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"His name is still honoured." [3GAR]

Somebody asked me a question the other day about Jay Finley Christ, BSI ("The Final Problem"), a Sherlockian whose immense contributions to scholarship (and fun) are by no means forgotten more than 50 years after his death. The Arthur Conan Doyle Encyclopedia has an extensive survey of his life and work, including the observation that "He is mostly famous for having created the system of abbreviations which shorten in 4 letters the titles of 60 Sherlock Holmes stories."

He was also the author of much good-natured Sherlockian writing, including a number of poems, among them "The Old Tin Box" (about Holmes's unpublished cases), issued as a pamphlet in 1946, and "The Story I Like Best," published in the Baker Street Journal in 1947, with this quatrain that I have quoted in more than one context:
Good Sherlock took full many a crook
In Adventures beyond compare;
And the best of the lot is the crafty plot
Of the man with the flaming hair.

There was also "The Song of Hiawatson" in 1956, a mashup of Sherlock Holmes with Longfellow's "Hiawatha," which perhaps was more widely known then than it is sixty years later.

Christ was a Chicagoan, recruited into the ranks of the Hounds of the Baskerville [sic] by Vincent Starrett himself. He was a professor of business administration at the University of Chicago for many years, and moved in the city's literary circles as well. Some of his works of Sherlockian scholarship, chronology and reflection appeared under his own name, some under the nom-de-plume of J. A. Finch.

The debt we owe him is not just for the four-letter abbreviations, but for his invention of Sherlockian reference works, specifically the Irregular Guide to Sherlock Holmes of Baker Street, published in 1947, for which the abbreviations were devised. Though a bit eccentric, like Sherlock Holmes's own good old index, the Irregular Guide is still one of the reference books to which I turn most often — when, for example, I want to find all the mentions of weather in the canonical tales, or all the references to boxers' ears.

Jay Finley Christ retired in 1950 and settled in Michigan City, Indiana, where he cranked up his Sherlockian production for the remaining 13 years of his life. He read and wrote in a little outbuilding — a man-cave, we would call it now — which his widow, Maud Christ, described later: "Jay built it all himself, even the fireplace, and put 221B over the door. Here he spent the happiest hours of his life."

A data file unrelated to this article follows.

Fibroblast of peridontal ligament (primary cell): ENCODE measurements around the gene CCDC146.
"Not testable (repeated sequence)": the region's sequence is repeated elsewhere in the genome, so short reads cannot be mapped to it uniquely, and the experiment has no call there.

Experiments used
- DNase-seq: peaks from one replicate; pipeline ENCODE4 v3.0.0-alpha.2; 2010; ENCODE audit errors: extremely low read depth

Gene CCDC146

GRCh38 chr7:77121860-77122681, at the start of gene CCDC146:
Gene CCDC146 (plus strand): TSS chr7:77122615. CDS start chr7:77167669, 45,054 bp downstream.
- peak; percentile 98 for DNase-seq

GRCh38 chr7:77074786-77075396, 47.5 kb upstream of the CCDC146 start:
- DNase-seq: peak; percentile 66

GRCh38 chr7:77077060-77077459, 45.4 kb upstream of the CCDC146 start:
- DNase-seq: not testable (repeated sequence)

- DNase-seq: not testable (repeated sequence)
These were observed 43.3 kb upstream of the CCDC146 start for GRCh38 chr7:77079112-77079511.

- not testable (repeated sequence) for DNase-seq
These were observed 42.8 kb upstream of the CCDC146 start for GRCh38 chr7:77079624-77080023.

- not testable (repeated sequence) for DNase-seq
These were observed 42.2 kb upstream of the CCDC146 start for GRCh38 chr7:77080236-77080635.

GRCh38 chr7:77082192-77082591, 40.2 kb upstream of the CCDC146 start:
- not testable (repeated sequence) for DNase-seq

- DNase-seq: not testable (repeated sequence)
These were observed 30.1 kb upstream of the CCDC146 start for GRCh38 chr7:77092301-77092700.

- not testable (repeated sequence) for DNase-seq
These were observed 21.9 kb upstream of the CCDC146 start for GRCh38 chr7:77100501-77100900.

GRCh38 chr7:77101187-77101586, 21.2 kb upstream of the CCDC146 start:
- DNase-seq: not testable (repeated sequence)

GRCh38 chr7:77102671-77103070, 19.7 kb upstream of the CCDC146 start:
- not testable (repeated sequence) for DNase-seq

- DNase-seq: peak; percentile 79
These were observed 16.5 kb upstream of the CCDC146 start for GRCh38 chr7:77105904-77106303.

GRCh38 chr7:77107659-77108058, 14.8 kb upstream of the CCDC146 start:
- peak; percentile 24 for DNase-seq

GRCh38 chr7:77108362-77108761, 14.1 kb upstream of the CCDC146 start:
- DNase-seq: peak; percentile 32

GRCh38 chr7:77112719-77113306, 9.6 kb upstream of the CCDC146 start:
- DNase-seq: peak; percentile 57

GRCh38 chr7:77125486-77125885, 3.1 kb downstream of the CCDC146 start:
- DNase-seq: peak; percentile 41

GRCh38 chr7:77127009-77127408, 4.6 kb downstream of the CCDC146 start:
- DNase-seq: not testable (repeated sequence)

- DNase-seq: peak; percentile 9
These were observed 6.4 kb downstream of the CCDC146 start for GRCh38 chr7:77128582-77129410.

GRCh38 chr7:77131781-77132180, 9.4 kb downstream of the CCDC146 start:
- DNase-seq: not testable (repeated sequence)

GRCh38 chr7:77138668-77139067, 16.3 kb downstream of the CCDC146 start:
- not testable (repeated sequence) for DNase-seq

I was just becoming a Sherlockian when he died, in December 1963, so I never communicated with him, but a little later I did have some correspondence with Maud Christ, who kindly sent me some souvenirs of the great man. Most interesting among them was a little tin, or at least steel, box containing several dozen 35-millimeter slides that he had made, presumably for some of the non-credit Sherlockian lectures. They were clumsy by today's graphic standards, photographed mostly in black and white from print material, and sandwiched in glass, but they included some classic images. They are now in the Arthur Conan Doyle Collection at the Toronto Public Library.

Later, I was able to acquire a real collectible: Christ's copies of the three-and-a-quarter volumes of the old series Baker Street Journal. He had had them bound in blue cloth, with his name ("J. F. Christ") stamped in gold on the spine, and I continue to refer to them regularly.

Unexpectedly, those volumes provide a window into the sad story of how the Baker Street Journal began bravely but later faltered, amid the financial woes of the publisher, Ben Abramson. It had been Christ's habit to note on each issue the date when it reached Michigan City, so that volume 1 number 1 is inked "Recd Feb 8, 1946". Volume 2, number 1, was slower to appear — "Posted 2/20 Recd 3/1/47" — and volume 3, number 1 did not show up until March 20 of 1948. After that, as the Journal's schedule slipped and eventually petered out, Christ made no more such notes.